Things are still pretty rough at this stage, so I'd appreciate it if you wouldn't social-network it to death (yet) or anything, but I'd be much obliged if you'd try it out and give me feedback on what I should do to make it better -- and especially so if you have any problems. If any part of it at all is confusing, I would like to hear about it.
Well, this problem has not yet been addressed by the Google team... but it has been addressed by me.
I greased up the monkey and with one fell swoop made Google Reader's interface one gripe cleaner. My new Greasemonkey script copies the title/URL from the top of every item and includes it at the bottom as well.
If, on the other hand, you're mystified by this whole Greasemonkey thing, I'll give a brief explanation. Greasemonkey is a Firefox add-on that lets users create scripts that will affect the content of web pages before they're displayed in the browser. There are thousands of pre-made scripts to be found at userscripts.org, affecting all sorts of popular sites, and you can always badger your favorite nerds into making custom ones. Some of my favorite pre-made scripts are:
1) AutoPagerize, which causes page 2 (then 3 etc) to automatically be inserted at the end of page one for many popular site. Tired of 'next'ing your way through your Google search results or Twitter timeline? This handy script just requires you to scroll and the next bunch magically appear.
2) YousableTubeFix, this does a bunch of handy things to YouTube pages, the most handy of which is defaulting the the "HD" videos, and increasing the size of the player dramatically. YouTube has never been so pleasant.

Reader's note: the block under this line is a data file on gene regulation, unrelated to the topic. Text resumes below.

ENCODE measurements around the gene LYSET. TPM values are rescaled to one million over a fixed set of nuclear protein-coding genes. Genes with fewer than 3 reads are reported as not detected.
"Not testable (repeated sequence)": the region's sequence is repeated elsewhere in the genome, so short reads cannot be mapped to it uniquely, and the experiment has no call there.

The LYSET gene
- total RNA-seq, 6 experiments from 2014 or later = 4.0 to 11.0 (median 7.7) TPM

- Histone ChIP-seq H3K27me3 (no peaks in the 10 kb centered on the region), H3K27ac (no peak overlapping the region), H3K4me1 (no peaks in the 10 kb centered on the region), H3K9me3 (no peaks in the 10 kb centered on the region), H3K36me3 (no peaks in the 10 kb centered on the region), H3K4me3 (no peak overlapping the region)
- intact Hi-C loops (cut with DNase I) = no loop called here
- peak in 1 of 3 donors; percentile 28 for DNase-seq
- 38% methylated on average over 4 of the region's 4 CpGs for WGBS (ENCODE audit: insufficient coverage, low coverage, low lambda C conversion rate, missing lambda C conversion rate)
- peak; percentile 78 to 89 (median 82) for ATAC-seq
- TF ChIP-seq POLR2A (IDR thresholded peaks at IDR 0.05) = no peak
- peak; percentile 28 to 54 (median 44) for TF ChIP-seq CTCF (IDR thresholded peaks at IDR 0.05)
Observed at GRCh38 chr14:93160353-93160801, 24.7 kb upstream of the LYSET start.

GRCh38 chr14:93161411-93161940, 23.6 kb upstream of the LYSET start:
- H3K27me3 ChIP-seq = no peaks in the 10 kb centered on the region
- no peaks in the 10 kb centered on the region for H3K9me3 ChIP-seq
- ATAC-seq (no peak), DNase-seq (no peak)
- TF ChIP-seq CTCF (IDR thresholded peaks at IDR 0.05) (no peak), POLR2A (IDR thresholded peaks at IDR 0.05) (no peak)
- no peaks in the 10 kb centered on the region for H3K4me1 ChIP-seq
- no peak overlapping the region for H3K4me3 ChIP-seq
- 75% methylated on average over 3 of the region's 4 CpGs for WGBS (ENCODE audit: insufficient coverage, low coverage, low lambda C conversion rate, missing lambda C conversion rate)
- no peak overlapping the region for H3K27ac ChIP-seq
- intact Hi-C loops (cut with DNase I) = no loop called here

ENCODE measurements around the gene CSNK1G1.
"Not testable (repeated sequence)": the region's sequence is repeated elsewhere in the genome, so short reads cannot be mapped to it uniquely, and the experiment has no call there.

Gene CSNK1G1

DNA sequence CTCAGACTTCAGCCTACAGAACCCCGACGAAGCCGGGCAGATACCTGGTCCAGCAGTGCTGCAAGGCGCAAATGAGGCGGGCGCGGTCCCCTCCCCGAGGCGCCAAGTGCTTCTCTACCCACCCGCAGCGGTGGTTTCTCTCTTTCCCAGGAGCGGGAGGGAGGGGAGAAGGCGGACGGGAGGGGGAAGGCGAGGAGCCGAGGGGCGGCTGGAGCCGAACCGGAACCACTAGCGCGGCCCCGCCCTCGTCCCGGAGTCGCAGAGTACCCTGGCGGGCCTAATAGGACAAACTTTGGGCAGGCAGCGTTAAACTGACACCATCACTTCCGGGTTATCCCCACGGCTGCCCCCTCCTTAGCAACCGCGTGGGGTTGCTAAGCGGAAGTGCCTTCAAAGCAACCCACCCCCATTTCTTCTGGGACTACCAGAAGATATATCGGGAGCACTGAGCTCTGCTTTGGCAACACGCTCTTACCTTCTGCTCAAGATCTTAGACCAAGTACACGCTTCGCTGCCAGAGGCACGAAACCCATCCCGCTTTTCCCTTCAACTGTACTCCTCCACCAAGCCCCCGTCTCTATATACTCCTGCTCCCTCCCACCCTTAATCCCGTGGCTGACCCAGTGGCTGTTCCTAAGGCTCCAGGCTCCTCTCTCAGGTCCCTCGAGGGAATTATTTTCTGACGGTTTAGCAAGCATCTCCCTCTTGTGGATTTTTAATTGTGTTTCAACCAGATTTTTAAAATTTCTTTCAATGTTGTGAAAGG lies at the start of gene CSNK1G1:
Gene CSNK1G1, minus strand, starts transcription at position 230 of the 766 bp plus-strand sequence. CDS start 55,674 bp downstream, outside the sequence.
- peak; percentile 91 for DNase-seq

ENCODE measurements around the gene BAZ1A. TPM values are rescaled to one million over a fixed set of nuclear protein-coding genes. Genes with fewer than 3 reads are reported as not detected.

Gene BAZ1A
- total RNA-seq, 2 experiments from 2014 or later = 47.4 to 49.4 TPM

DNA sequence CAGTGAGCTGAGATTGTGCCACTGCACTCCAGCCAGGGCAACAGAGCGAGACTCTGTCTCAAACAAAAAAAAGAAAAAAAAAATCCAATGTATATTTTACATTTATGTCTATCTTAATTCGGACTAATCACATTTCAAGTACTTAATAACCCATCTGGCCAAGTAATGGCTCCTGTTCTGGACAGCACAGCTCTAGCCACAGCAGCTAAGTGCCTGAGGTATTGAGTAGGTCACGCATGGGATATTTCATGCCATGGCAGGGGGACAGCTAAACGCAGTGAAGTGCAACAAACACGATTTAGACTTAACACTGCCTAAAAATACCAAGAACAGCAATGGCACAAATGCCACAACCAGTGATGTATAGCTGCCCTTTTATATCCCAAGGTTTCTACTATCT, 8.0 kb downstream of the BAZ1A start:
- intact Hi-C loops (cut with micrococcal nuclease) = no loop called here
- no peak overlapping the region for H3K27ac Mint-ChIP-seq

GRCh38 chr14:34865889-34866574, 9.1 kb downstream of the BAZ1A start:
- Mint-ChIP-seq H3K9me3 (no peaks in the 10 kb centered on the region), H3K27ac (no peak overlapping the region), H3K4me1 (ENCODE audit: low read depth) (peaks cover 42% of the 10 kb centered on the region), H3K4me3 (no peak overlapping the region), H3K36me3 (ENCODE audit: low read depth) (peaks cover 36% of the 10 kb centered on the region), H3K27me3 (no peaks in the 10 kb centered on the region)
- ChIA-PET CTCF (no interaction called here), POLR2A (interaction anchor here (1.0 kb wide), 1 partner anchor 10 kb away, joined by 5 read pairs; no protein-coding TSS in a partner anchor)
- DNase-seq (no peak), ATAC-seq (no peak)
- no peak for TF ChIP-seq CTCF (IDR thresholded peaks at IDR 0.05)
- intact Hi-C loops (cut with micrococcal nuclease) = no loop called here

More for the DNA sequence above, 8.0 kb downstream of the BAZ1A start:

That ought to be enough to get you started, but with Greasemonkey, pretty much anything you've ever dreamed you could do with a website is possible.
Having just been introduced to the dubious legality of muxtape.com, I decided to see if I could make it a bit more useful. I've been meaning to play around with greasemonkey again since it'd been a couple years since I had, so this seemed like the perfect opportunity.
I found a script at userscripts.org that generates 'download' links for each of the songs on any muxtape page, then added to it the ability to generate an m3u (playlist file) which you can click to stream all the songs in your audio player of choice. No more having to leave a browser page open just to listen to muxtapes. No more having Flash take down your browser. Awesome.
If you'd like to add this functionality to your muxtape experience, simply install Greasemonkey (or whatever IE/Opera plugin does the same thing) and head over and install muxtape downloader / m3u enabler from UserScripts.org.
If you've not seen muxtape before, head on over and listen to my first attempt at online mixtapery: nyquildotorg.muxtape.com
(Is there any interest in enabling 'podcast' functionality to your muxtapes, allowing people to subscribe to them in iTunes/whatever and have them auto-download?)
After several months of being told by people that I trust that it's a really funny show, and also several months of me explaining just why the jokes aren't funny (my rebuttals sounded hilarious even to me), I decided that perhaps as a geek myself, I may just be too close to the subject matter to see it objectively. After all, I DO carry a man-purse, I DO have conversations about fiction as if they were real, I DO have difficulty with OCD things like always sitting in the same spot, and I do exhibit most of the social awkwardness that the characters on the show do. I began to wonder if it would be possible to:
a) objectively view the show with all those things in mind
b) find it funny?
It was with this in mind that D and I sat down to once-and-for-all determine whether the show does, in fact, suck ass as much as it seemed to upon viewing the pilot. We've now watched every episode, and I'm here to report to you that... I was wrong. I actually like that show quite a bit. (I stand by my review of the pilot, though, it's still terrible.)